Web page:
Ofsted Subject Reports 2000-01: Primary Science

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This report from Ofsted is one of a series that were published annually in association with the Annual Report of Her Majesty's Chief Inspector. The report gives the main findings of Ofsted concerning the state of science education for students aged from 3-11.

The evidence base, which the report is based upon, includes data gathered through the Section 10 inspection of Schools, which involved science specific inspectors gathering evidence and writing subject specific sections of the report.

The evidence base also included data from subject specific inspection of a sample of primary schools.

The 2000-01 report gives a range of findings including:

*Attainment at Key Stage One has improved slightly. Data from teacher assessment show that nine out of ten students reached the national expectation. The upward trend in attainment at Key Stage Two continued, with nearly nine out of ten students achieving the expectation in both national tests and teacher assessment.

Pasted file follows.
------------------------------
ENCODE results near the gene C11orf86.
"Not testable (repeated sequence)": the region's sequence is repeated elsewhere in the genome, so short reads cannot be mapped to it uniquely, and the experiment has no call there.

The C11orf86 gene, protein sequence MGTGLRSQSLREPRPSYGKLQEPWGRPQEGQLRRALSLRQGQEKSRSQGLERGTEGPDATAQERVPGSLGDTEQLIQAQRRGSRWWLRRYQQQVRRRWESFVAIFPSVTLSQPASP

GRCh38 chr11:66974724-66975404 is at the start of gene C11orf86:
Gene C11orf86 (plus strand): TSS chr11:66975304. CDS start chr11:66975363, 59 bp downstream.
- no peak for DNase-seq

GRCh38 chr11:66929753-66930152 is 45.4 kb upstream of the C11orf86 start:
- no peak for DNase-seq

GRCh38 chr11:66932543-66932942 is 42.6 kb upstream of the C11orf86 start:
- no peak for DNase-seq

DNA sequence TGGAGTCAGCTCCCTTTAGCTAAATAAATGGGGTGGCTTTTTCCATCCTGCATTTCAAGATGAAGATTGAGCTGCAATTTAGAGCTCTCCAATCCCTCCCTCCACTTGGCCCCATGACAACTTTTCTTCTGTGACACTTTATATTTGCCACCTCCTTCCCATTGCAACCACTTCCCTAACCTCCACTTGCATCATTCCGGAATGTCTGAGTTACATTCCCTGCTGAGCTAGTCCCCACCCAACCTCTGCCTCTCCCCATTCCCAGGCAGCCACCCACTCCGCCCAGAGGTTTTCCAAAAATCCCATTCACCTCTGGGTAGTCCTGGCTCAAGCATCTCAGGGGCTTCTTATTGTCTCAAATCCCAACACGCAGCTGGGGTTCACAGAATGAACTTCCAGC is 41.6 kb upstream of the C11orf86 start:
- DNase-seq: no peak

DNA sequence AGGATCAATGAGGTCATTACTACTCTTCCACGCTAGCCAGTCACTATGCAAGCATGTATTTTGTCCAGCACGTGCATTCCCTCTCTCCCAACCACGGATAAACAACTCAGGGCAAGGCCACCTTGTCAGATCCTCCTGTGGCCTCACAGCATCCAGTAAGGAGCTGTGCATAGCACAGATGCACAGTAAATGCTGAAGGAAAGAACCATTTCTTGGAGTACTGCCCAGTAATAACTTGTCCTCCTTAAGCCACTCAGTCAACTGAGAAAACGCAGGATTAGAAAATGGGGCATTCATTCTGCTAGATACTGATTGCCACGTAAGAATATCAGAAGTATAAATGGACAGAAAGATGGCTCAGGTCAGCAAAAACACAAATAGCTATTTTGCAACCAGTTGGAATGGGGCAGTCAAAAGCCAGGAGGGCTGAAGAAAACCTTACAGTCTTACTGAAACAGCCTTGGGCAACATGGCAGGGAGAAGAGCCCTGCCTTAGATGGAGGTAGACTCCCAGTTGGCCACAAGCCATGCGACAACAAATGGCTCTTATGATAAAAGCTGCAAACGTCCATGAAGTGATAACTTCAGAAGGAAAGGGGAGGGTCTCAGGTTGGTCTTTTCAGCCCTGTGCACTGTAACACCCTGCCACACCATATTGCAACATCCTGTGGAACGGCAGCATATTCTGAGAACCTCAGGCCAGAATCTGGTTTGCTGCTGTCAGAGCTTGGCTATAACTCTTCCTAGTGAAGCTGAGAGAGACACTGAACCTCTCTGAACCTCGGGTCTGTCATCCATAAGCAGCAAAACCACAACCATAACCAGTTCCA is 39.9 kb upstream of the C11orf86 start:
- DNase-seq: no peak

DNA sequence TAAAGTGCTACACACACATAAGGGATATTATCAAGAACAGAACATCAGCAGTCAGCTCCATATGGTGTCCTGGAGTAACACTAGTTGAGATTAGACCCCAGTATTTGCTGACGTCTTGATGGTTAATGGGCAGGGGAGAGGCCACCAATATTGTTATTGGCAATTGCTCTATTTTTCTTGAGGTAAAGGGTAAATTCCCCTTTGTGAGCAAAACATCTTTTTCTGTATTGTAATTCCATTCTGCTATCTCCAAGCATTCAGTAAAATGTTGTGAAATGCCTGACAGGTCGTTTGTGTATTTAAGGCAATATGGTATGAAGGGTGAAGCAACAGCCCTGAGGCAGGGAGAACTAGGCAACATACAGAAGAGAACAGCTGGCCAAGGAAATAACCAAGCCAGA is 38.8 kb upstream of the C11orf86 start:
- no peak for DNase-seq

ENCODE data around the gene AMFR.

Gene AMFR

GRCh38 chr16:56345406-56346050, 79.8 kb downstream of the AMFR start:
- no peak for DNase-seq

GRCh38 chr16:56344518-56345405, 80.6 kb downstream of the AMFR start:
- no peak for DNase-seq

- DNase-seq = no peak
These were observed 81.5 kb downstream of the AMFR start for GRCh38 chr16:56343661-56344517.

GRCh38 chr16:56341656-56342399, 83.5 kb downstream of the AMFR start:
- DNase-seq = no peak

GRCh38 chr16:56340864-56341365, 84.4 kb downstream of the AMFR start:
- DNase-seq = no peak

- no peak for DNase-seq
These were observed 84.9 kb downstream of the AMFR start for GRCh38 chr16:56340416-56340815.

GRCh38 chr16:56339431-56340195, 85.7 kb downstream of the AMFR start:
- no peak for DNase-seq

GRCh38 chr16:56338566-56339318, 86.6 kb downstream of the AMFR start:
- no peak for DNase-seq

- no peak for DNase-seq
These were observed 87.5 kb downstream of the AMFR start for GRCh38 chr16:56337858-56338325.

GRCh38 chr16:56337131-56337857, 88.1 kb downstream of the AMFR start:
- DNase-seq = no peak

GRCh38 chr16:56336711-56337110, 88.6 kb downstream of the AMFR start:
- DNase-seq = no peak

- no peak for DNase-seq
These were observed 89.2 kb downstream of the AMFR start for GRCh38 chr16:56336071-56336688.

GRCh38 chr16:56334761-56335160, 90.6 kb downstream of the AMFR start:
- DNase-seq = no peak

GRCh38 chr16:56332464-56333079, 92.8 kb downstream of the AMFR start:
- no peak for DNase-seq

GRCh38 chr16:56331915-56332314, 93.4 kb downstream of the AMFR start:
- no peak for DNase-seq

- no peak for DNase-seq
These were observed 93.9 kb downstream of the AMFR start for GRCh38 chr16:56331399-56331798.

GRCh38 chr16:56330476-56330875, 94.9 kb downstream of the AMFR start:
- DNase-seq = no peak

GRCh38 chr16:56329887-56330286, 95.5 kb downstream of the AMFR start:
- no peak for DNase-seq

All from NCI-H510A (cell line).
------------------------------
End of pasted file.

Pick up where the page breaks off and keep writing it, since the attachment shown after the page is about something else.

*Science teaching has improved; it is good in six out of ten schools and is now unsatisfactory in fewer than one in 25.

*Good attention is paid to developing students' understanding of scientific terminology, and science frequently features in non-fiction literacy work. Nevertheless teachers' expectations of students' use of basic skills in science remain too low.

*Assessment often remains a weaker aspect of teaching. A large majority of schools now substantially follow the Department for Education and Skills/Qualifications and Curriculum Authority (DfES/QCA) scheme of work.

*There has been a reduction in the time given to science, and in particular there are insufficient extended periods of time necessary for investigative work. However, some schools are finding constructive ways to increase both the time available for science and the variety of work.

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